Humanitarian Acupuncture for Disaster Relief and Trauma Recovery Efforts
**Our efforts not only assist the victims of disasters and critical incidents, we focus on providing services and long-term care to the Emergency Responders and those assisting with the initial incident and the community recovery.
Steve Shomo has devoted his work and passion as a licensed acupuncturist and a wilderness first responder to the utilization of Acupuncture and Traditional Oriental Medicine in emergency management, disaster relief and trauma recovery. He has created, developed, researched, and implemented acupuncture protocols and treatments specifically for Emergency Responders (EMS, Fire, Law Enforcement, Dispatch, Emergency Management), Veterans and Active Military, dealing with Secondary Trauma & PTSD. He is a leading educator for Humanitarian Acupuncture - working in the Emergency Response Network, both nationally and internationally. His mission is to provide quality, comprehensive, compassionate and innovative care to Emergency Responders and Humanitarian Workers struggling with alcohol and/or drug conditions, post traumatic stress, secondary trauma and mental/behavioral health issues. His focus is on the fact that long-term recovery is possible and empowering the individual, his/her family, and the community through the promotion of wellness of the body, mind, and spirit.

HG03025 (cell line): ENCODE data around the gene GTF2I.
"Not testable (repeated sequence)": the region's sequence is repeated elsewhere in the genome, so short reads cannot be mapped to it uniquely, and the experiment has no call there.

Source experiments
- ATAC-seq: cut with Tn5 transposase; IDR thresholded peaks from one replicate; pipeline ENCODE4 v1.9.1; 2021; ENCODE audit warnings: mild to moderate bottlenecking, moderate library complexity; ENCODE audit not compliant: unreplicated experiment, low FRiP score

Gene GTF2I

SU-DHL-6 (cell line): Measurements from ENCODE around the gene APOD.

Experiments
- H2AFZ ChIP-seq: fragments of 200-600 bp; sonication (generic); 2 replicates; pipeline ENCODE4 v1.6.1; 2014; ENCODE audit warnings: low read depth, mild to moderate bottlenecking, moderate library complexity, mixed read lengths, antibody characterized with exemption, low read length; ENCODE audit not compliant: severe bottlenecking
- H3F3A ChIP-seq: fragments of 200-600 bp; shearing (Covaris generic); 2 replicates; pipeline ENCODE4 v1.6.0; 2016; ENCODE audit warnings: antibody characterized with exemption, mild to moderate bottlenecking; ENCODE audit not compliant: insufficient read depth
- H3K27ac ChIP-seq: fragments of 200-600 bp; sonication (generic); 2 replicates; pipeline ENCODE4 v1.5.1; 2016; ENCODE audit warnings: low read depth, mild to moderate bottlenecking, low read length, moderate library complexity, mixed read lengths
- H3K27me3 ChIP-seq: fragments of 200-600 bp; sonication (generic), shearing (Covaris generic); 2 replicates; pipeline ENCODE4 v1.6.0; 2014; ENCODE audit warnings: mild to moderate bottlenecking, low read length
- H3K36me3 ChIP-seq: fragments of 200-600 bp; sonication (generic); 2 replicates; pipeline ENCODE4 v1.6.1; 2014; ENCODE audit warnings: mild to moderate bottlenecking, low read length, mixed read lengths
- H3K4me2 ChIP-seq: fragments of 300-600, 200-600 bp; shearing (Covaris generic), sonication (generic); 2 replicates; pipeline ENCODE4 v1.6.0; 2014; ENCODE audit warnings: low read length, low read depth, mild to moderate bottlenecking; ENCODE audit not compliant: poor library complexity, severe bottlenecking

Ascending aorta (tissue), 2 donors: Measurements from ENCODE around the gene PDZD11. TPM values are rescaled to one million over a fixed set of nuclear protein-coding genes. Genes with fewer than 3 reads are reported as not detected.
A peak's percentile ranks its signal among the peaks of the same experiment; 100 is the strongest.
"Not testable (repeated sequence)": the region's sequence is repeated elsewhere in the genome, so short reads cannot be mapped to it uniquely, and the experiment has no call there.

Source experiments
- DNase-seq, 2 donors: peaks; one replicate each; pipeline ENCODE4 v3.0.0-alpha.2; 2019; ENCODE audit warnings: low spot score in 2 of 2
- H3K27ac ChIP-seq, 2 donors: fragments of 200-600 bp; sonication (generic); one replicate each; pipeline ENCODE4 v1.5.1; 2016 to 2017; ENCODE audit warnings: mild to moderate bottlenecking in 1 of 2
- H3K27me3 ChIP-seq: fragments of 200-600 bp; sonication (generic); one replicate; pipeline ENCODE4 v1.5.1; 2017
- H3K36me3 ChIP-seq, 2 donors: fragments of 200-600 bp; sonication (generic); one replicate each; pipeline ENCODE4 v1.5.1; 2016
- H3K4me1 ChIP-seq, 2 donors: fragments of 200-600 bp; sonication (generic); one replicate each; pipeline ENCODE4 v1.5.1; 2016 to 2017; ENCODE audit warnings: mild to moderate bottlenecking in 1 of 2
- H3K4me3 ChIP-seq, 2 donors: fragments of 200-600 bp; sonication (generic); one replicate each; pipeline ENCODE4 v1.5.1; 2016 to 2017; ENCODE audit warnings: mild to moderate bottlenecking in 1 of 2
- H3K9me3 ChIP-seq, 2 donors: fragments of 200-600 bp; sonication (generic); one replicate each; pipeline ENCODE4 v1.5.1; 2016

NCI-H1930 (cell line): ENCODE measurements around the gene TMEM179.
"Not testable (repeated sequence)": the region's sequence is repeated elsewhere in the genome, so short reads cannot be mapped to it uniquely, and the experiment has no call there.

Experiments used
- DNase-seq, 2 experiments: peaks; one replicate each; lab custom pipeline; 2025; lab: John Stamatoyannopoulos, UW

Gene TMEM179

Educational and Training Services
Please contact Steve Shomo at firstname.lastname@example.org for more information about our Humanitarian Acupuncture Trainings and Team Development
**Customized Training programs for your goup.
Humanitarian, Disaster Relief & Emergency Responder Acupuncture
According to ReliefWeb, between 1994 and 2013, EM-DAT recorded 6,873 natural disasters worldwide, which claimed 1.35 million lives or almost 68,000 lives on average each year. In addition, 218 million people were affected by natural disasters on average per annum during this 20-year period. In 2014, 324 triggered natural disasters were registered. It was the third lowest number of reported disasters in the last decade, below the annual average disaster frequency observed from 2004 to 2013 (384). However, natural disasters still killed 7,823, a number largely below the annual average for years 2004-2013 (99,820), and 140.8 million people become victims worldwide, also below the 2004-2013 annual average (199.2 million). Like the other indicators, economic damages from natural disasters, which are estimated at US$ 99.2 billion in 2014, show a decrease to below their decennial average of US $ 162.5 billion.
More importantly are the Mental and Emotional traumas suffered by those directly involved or those in the local community, like our First Responders. They dedicate their lives to our safety and well being, yet suffer behind the scenes by being exposed to traumas daily. Furthermore, with natural disaster and critical incidents, like shootings, happening more frequently, no one is unaffected by these events.